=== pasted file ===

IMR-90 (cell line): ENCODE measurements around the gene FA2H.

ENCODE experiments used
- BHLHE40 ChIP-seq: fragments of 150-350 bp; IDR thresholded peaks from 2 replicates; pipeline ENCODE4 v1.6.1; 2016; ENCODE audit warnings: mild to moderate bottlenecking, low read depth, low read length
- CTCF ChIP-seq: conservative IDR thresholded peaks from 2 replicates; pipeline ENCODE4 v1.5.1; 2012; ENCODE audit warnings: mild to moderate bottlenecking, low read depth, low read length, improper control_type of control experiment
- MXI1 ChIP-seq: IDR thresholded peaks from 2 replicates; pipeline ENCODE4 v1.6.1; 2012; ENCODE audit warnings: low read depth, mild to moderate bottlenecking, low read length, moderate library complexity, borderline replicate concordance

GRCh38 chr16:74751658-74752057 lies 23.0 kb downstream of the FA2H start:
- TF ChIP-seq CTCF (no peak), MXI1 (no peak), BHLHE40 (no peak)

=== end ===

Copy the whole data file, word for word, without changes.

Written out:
IMR-90 (cell line): ENCODE measurements around the gene FA2H.

ENCODE experiments used
- BHLHE40 ChIP-seq: fragments of 150-350 bp; IDR thresholded peaks from 2 replicates; pipeline ENCODE4 v1.6.1; 2016; ENCODE audit warnings: mild to moderate bottlenecking, low read depth, low read length
- CTCF ChIP-seq: conservative IDR thresholded peaks from 2 replicates; pipeline ENCODE4 v1.5.1; 2012; ENCODE audit warnings: mild to moderate bottlenecking, low read depth, low read length, improper control_type of control experiment
- MXI1 ChIP-seq: IDR thresholded peaks from 2 replicates; pipeline ENCODE4 v1.6.1; 2012; ENCODE audit warnings: low read depth, mild to moderate bottlenecking, low read length, moderate library complexity, borderline replicate concordance

GRCh38 chr16:74751658-74752057 lies 23.0 kb downstream of the FA2H start:
- TF ChIP-seq CTCF (no peak), MXI1 (no peak), BHLHE40 (no peak)